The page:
‘Revolution ballot box’: Lebanon holds parliamentary elections | Election news

Voter participation is expected to be higher this year, following an increase in voting in the diaspora last week.

Beirut, Lebanon – Lebanon will hold parliamentary elections on Sunday as it recovers from an economic crisis that has left more than three quarters of the population in poverty.

About 3.9 million eligible voters choose their preferred representatives from 718 candidates across 103 lists in 15 districts and 27 sub-districts, an increase from 597 candidates and 77 lists in 2018.

The European Union has deployed 170 observers across the country to monitor procedures on election day.

Lebanon’s semi-democracy has a unique confessional power-sharing system. The parliament is made up of 128, evenly divided among the country’s mosaic Muslim and Christian denominations. The President of Lebanon is a Maronite Christian, the Prime Minister a Sunni Muslim and the Speaker of Parliament a Shia Muslim.

The country’s electoral law allocates the seats proportionally based on a two-vote system. Voters select a list of candidates who run together, followed by a “preferred vote” for their favorite candidate from that list.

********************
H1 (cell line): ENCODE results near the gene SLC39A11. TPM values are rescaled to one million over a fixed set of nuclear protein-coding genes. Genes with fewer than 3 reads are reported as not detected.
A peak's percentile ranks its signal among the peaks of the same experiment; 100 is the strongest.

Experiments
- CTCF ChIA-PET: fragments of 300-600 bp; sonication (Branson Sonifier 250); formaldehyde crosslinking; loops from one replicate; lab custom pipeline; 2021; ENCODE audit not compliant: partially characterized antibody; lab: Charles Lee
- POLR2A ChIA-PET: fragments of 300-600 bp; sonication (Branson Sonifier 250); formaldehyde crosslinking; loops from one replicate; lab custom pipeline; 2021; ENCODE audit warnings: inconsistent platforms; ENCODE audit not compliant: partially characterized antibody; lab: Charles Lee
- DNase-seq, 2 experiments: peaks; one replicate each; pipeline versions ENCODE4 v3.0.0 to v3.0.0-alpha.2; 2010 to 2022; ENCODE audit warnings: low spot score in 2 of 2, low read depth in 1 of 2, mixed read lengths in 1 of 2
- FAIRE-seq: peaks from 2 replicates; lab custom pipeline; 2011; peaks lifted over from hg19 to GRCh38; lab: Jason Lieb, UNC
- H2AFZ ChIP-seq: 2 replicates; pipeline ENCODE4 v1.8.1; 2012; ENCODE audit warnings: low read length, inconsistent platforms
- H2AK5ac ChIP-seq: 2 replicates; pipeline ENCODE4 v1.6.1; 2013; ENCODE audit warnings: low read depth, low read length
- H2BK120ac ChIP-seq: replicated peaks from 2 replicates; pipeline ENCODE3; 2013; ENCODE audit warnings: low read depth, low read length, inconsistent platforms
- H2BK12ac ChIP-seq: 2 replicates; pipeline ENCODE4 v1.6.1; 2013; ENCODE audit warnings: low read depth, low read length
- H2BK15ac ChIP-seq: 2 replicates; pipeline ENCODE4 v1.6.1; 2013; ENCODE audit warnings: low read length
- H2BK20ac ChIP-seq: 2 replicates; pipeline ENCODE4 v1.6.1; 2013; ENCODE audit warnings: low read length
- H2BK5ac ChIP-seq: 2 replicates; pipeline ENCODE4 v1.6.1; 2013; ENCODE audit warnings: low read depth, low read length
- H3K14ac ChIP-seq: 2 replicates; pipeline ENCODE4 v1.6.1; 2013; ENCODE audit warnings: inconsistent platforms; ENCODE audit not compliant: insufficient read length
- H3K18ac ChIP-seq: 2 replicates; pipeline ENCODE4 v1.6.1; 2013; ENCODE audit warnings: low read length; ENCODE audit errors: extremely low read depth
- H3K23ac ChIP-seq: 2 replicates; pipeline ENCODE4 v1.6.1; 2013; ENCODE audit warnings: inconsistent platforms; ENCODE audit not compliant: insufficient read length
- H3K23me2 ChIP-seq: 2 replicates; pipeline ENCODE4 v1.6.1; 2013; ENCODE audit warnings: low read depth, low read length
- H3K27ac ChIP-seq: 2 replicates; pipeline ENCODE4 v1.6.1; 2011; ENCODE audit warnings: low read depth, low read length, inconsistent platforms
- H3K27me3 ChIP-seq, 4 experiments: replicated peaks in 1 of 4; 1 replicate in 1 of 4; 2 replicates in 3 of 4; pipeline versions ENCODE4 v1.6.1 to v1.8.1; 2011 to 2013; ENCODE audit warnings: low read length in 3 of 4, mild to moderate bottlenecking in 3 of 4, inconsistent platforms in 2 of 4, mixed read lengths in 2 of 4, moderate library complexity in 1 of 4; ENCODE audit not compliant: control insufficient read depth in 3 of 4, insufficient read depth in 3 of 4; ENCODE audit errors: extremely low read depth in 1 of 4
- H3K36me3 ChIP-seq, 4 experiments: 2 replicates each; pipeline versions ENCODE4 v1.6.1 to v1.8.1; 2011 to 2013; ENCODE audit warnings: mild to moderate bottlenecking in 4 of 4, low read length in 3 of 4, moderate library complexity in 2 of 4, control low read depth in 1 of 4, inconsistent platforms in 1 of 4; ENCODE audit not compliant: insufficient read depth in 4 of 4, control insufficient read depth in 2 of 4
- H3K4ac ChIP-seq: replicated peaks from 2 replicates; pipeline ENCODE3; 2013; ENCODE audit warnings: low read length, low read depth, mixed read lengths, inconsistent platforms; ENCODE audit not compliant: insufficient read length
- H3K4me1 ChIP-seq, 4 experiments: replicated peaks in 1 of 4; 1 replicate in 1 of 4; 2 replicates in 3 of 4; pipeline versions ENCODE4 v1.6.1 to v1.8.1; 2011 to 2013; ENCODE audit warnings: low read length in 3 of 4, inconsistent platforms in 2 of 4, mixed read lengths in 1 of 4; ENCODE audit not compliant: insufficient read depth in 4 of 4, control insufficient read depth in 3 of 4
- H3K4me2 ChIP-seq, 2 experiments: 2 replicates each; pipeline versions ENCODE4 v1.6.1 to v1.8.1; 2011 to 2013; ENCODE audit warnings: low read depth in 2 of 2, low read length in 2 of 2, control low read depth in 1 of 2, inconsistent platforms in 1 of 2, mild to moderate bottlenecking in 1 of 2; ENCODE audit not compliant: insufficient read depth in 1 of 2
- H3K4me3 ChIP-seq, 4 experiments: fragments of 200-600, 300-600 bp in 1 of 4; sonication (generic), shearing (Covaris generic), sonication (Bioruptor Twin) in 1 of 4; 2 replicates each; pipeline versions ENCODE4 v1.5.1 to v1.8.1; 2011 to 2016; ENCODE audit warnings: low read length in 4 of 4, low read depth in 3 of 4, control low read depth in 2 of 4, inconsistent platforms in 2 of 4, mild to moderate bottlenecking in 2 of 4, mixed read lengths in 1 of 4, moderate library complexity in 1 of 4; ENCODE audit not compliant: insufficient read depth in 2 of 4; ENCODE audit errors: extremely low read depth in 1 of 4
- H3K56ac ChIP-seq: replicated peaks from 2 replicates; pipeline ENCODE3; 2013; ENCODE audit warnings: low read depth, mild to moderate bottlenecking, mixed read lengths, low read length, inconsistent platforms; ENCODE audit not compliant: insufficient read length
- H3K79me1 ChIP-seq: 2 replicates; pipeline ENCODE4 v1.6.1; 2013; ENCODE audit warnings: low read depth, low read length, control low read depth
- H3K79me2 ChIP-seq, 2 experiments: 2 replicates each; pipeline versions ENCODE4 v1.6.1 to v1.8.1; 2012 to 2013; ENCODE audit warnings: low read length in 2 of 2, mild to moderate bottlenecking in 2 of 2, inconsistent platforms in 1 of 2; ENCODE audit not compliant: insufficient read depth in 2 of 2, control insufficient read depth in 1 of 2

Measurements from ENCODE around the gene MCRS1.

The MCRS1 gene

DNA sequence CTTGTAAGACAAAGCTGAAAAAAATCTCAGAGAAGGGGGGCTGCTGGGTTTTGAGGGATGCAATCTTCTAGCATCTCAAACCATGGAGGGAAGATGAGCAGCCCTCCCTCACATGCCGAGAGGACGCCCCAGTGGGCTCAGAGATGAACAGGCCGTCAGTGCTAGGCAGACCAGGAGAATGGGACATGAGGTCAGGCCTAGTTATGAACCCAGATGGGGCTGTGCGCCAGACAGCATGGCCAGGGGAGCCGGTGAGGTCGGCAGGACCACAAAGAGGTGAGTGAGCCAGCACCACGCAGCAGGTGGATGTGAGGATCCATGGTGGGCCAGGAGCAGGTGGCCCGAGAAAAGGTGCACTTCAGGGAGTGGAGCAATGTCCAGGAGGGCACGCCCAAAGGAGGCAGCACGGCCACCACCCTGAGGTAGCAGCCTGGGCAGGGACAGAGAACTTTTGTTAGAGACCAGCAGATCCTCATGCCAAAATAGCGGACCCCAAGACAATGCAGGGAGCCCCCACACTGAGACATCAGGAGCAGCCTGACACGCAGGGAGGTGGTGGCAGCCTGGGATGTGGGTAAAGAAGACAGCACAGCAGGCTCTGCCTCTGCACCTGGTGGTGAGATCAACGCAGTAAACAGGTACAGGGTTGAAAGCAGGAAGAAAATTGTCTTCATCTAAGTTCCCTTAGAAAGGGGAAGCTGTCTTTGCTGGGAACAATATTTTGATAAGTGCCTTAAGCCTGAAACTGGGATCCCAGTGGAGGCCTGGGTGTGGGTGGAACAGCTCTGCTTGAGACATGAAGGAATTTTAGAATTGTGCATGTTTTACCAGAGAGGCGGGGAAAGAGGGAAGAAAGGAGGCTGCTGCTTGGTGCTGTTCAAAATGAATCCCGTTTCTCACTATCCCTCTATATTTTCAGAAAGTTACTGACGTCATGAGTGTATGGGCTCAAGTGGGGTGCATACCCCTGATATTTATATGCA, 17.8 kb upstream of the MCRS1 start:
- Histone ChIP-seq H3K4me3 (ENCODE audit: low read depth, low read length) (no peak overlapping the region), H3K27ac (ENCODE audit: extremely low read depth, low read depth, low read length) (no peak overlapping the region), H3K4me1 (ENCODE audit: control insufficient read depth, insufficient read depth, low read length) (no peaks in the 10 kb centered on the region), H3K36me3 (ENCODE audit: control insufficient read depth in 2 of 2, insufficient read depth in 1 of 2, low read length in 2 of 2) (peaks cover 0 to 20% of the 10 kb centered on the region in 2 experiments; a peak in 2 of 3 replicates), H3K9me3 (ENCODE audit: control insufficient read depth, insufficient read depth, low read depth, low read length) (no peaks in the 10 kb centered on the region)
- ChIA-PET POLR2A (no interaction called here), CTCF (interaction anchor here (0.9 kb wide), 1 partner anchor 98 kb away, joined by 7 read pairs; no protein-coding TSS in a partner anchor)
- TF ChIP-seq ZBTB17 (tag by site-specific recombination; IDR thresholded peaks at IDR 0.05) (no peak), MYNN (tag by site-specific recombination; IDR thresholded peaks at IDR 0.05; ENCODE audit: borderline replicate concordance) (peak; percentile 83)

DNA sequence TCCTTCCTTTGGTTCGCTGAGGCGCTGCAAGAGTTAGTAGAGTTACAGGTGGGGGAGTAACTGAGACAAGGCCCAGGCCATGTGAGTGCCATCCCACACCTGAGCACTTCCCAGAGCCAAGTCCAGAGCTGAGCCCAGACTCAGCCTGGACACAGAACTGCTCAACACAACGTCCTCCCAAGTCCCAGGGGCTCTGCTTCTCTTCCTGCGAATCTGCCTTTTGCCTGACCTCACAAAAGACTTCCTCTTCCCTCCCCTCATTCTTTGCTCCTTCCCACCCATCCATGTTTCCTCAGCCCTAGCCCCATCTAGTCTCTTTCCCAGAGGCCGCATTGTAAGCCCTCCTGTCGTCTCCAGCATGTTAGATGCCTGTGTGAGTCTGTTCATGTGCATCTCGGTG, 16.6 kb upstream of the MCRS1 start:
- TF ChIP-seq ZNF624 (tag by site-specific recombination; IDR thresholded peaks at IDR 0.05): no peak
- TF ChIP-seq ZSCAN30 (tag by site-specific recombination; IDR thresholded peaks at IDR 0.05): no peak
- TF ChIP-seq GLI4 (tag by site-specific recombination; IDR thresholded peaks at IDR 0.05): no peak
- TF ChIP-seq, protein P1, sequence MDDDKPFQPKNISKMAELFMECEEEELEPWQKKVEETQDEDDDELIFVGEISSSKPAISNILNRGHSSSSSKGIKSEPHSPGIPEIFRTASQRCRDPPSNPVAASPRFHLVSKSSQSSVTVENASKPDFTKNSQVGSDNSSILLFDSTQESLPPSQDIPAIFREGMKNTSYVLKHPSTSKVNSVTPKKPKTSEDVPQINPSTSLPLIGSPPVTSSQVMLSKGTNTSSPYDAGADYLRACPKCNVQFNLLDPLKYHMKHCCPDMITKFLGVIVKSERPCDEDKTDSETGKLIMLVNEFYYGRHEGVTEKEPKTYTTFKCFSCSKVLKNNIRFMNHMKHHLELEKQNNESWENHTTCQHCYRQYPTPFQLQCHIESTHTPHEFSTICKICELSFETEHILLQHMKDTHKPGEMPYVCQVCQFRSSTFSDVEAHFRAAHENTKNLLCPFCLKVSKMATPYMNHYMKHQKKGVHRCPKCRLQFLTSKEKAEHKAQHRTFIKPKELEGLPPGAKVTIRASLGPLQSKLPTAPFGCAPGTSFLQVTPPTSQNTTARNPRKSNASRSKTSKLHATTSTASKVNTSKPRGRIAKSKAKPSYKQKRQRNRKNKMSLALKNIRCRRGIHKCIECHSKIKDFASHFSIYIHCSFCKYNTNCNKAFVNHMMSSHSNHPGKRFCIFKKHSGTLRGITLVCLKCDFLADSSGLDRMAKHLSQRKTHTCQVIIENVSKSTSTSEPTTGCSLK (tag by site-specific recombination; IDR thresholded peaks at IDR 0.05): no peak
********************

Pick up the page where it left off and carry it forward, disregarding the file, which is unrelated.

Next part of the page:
President Michel Aoun called on citizens to vote en masse in a speech on Saturday. “The ballot box revolution is the fairest,” Aoun said.

Voter participation is expected to be higher this year, following an increase in voting in the diaspora last week.

About 142,041 of the 244,442 registered foreign voters went to the polls in 48 countries last week on May 6 and 8, with a turnout of 63.05 percent, according to the State Department. This was more than triple their participation in Lebanon’s previous elections in 2018.

Lebanon’s turnout in 2018 was just under 50 percent.

Following the 2019 uprising, this year’s elections will also see many anti-establishment candidates representing new political groups and movements. In 2018, only former journalist Paula Yacoubian won a seat in Beirut.

While analysts expect anti-establishment candidates to win additional seats, they believe the balance of power will ultimately remain the same.

Political partisans loyal to traditional parties have threatened and attacked anti-establishment groups in several districts during campaigns.

Lebanon’s largest Sunni party, the once Saudi-backed Future Movement, will not participate in the election, however. Their leader, former Prime Minister Saad Hariri, stepped down from politics earlier this year, criticizing the growing power and influence of the Iran-backed Shia Hezbollah movement.

Hariri left a significant political void in key constituencies in Lebanon, and analysts said Al Jazeera’s allies could try to capitalize on Hezbollah.

The Future Movement currently holds two-thirds of allotted Sunni seats in parliament.

A wide range of political groups and candidates have swept Sunni constituencies to try to fill the void in Tripoli, Sidon and Beirut’s second district.

Many Hariri supporters have called for a boycott of the elections.

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